One of the best reasons for buying an electric vehicle is all those gallons of $3 or $4 gas you won’t be paying for. There is a certain sense of freedom that comes with knowing you won’t have to be tied to the gas pump. And think of all the money you’ll save!
Or maybe not…
Some people may save a lot of money by choosing an electric vehicle over a gas vehicle. Others may save little or none. The question of how much money you will save, if any at all, is actually pretty complicated. Here are the factors you’re going to need to consider.
A fair warning if you are going to try to answer this question; the math can get a little tricky. This online electric vehicle cost calculator will make the number crunching a little bit easier for you.
- What is the fuel efficiency of the vehicle you are giving up to buy your electric vehicle? Are you passing up a 14 MPG, gas guzzling, 2005 Chevrolet Tahoe or a 28 MPG 2008 Ford Focus that sips gas with its pinky extended?
- What is the price for gas in your area and what are your expectations for gas prices in the future? $4 a gallon? $5 a gallon? $3? At $3.50 per gallon your fuel cost for that Tahoe is $0.25 per mile. For the focus it’s more like $0.13 per mile.
- What is your electricity rate? Depending on where you live in the U.S. you may pay anywhere from 7 cents per kilowatt hour to 16 cents per kilowatt hour. Many areas are starting to implement pricing based on time of day. This is good news for EV owners since overnight rates are typically the lowest rates of the day because demand drops dramatically at night.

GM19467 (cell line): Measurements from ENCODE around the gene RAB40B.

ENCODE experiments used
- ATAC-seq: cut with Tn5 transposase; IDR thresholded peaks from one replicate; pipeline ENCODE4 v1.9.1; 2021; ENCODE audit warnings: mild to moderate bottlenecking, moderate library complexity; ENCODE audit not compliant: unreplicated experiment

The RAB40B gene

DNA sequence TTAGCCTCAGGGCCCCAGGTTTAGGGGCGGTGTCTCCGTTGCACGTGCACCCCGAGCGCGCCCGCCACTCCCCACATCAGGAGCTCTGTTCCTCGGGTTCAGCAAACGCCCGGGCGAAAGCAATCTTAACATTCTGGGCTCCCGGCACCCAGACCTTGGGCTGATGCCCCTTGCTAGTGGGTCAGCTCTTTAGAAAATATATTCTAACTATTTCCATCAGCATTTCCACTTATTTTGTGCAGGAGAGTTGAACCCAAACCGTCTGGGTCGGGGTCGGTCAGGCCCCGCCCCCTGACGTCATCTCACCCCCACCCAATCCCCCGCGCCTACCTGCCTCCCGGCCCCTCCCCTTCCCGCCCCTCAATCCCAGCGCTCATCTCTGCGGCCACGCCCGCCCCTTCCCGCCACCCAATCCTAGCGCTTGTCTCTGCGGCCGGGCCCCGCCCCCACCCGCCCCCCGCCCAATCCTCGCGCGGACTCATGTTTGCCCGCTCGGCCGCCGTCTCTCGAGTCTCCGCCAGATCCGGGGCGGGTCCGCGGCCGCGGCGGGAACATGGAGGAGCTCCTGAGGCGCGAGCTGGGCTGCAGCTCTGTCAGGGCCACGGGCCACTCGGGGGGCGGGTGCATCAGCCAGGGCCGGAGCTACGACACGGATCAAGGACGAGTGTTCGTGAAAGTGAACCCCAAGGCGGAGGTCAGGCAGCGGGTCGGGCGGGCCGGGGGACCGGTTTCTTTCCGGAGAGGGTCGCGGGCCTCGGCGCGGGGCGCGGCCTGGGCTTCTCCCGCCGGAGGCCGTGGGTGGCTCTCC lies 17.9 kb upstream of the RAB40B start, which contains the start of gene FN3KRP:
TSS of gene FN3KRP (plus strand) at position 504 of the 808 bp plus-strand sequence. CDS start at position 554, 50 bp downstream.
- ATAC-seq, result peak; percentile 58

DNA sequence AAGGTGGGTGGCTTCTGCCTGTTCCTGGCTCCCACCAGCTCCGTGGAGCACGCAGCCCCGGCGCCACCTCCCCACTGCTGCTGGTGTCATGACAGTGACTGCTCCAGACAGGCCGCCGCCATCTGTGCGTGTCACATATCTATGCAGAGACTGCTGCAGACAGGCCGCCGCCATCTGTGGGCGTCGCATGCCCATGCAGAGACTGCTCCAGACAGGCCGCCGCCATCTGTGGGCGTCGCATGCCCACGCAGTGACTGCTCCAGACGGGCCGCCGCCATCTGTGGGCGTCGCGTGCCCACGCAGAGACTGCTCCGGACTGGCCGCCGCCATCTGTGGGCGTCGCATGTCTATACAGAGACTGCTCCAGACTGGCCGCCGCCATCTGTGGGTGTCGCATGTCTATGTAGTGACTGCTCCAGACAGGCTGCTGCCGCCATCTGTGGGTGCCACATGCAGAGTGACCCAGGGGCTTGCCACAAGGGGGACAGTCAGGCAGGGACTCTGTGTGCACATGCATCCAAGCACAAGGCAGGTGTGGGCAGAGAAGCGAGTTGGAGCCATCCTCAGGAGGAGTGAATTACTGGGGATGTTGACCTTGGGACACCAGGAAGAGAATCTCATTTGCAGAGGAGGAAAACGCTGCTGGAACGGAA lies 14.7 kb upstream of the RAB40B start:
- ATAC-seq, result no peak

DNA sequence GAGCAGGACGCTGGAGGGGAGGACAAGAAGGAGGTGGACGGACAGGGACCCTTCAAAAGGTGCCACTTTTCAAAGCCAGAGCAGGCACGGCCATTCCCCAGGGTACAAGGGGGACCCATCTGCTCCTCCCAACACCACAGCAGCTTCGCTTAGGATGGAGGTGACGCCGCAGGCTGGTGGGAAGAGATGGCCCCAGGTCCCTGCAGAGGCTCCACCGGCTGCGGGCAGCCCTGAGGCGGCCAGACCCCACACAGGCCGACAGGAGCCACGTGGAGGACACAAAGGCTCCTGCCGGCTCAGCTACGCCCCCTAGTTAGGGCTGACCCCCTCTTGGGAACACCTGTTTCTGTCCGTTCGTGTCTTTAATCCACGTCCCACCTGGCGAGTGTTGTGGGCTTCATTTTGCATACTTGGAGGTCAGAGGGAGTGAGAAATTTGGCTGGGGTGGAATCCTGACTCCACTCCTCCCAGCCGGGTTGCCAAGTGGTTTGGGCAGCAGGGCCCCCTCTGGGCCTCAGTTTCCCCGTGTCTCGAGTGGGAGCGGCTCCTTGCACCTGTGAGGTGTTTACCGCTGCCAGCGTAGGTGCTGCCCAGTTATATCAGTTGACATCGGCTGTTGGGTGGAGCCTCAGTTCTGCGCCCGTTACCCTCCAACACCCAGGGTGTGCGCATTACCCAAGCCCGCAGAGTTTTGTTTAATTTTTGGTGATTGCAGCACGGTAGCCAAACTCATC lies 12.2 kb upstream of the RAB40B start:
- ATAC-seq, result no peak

- What is the kilowatt hours per mile of your electric vehicle? This concept may be a bit foreign for most people at first. Rather than thinking about how many miles a car can drive on gallon of gas (MPG), EV drivers must be concerned with how many kWh of electricity are required to drive a mile.
If you assume a kWh per mile of .30 (a reasonable assumption for the Nissan Leaf) and a middle-of-the-road cost of $.10 per kWh for electricity you arrive at a cost per mile of $0.03 for electricity compared to a cost of $.13 per mile in gas to drive a 2008 Ford Focus. It seems like a no-brainer to go with the electric vehicle.
But, as is often the case in life, things aren’t that simple. There is a second component to the fuel cost of driving electric that you must include in the cost. The batteries that power electric vehicles are quite expensive and they don’t last forever. So if you want to be thorough in your cost analysis you will need to make room for two more variables in your equation.
- What’s the lifespan of your EV battery? There is not yet enough real world data to say anything definitive about the true lifespan of the current generation of lithium ion batteries. However, the Nissan leaf battery has a 100,000 mile warranty.
- What’s the replacement cost of your battery? When your EV battery does eventually succumb to old age it will no longer hold a sufficient charge to power your vehicle. Then you have to buy a new one. Like most technologies, the cost of these batteries is expected to go down with time. It’s hard to know exactly what it would cost to replace it in 5 or 10 years but a reasonable estimate may be $8,000.
Putting it all together
So what does the final math show us? Well, once again the answer will depend greatly on your assumptions. But middle-of-the-road assumptions give us this answer.
Electricity cost per mile: $.03
Battery cost per mile: $.08
Total electric vehicle cost per mile: $.11
Gas cost per mile: $.19